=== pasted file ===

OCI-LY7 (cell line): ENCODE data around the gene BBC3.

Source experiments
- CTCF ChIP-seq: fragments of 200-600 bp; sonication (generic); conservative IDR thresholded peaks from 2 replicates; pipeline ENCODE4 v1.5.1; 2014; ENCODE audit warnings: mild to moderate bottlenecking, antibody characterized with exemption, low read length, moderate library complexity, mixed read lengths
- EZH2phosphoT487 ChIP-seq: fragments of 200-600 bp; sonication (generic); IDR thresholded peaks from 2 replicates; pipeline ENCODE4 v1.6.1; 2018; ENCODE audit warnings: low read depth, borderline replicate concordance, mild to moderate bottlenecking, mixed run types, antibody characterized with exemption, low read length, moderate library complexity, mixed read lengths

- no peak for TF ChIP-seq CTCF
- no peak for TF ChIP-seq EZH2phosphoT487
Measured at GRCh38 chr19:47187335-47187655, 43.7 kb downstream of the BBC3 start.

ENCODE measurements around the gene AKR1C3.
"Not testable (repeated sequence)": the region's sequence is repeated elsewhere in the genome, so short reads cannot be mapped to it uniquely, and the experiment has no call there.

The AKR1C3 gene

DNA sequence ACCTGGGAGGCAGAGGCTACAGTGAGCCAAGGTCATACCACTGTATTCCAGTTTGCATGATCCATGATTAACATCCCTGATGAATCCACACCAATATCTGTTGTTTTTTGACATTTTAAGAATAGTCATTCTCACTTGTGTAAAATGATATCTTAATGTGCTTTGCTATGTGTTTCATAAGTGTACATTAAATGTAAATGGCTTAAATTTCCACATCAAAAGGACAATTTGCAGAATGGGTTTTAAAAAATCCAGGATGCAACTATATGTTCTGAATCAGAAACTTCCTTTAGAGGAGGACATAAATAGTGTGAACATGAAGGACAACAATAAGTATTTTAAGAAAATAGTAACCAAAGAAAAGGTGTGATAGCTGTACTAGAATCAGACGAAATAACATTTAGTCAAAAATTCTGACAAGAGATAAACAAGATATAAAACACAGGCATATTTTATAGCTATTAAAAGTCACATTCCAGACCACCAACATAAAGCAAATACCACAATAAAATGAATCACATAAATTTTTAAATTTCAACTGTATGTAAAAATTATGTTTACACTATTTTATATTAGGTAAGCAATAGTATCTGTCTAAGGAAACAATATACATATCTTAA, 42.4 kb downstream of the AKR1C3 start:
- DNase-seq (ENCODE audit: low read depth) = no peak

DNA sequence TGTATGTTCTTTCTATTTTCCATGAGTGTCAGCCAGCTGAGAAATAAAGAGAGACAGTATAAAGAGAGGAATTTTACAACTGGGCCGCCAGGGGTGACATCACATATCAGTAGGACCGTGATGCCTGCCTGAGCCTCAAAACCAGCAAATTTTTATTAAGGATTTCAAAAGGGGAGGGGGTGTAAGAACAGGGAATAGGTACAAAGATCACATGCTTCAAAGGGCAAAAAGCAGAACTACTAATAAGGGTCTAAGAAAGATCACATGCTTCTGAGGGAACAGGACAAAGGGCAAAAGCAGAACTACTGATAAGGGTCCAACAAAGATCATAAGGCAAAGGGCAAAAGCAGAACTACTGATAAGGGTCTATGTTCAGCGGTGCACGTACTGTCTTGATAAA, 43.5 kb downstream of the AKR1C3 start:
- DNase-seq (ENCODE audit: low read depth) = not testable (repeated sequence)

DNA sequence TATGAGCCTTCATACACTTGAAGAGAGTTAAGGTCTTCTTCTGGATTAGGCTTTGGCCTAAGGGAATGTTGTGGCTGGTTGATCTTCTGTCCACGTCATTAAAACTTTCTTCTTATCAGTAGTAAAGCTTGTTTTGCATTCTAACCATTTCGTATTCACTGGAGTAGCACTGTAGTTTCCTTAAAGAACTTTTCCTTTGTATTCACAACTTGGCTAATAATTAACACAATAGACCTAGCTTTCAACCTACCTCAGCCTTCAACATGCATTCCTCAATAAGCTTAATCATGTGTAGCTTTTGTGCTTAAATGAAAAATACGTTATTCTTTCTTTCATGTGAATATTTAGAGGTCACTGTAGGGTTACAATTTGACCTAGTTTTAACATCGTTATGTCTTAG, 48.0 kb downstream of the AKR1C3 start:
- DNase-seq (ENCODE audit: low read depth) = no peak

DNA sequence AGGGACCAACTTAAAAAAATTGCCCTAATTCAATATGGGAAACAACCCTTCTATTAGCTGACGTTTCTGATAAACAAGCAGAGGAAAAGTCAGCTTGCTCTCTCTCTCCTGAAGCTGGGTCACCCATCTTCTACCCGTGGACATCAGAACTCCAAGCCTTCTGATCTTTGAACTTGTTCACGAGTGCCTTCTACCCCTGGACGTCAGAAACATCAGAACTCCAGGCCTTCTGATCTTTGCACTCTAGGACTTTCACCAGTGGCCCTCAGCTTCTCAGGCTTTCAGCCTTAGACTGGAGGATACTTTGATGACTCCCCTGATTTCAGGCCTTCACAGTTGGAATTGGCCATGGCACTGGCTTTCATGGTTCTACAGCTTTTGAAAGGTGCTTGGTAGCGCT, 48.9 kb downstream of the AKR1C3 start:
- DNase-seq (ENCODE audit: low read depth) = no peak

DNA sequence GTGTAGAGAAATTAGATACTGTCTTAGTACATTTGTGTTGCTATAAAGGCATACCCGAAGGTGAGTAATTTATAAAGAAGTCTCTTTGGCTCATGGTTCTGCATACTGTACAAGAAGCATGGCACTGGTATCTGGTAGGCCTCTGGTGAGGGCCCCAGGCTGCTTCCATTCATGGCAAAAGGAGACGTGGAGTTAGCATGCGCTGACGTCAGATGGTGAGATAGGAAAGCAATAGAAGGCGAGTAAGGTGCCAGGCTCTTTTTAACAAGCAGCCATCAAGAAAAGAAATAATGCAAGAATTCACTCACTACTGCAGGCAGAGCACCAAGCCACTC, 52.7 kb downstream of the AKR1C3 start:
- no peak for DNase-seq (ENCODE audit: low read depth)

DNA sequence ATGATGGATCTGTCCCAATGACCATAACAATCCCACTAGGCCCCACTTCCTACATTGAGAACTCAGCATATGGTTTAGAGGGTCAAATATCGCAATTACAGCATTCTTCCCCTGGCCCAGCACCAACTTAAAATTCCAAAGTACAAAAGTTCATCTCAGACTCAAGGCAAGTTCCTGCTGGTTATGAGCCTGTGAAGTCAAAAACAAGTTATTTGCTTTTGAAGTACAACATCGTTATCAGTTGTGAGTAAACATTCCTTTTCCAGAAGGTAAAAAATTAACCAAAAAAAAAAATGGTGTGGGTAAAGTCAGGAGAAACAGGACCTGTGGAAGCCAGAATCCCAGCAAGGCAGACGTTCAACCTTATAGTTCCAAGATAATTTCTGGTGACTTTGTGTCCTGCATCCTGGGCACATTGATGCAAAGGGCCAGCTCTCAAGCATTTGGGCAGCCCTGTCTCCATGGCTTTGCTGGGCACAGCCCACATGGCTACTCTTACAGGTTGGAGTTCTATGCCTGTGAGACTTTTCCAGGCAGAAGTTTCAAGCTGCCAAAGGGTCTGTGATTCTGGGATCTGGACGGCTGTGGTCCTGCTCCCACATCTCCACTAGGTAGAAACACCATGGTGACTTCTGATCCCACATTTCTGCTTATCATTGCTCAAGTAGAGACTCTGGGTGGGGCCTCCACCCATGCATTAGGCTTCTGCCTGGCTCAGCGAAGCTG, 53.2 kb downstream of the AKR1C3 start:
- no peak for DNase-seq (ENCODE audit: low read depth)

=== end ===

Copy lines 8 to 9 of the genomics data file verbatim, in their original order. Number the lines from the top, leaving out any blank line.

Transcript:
ENCODE measurements around the gene AKR1C3.
"Not testable (repeated sequence)": the region's sequence is repeated elsewhere in the genome, so short reads cannot be mapped to it uniquely, and the experiment has no call there.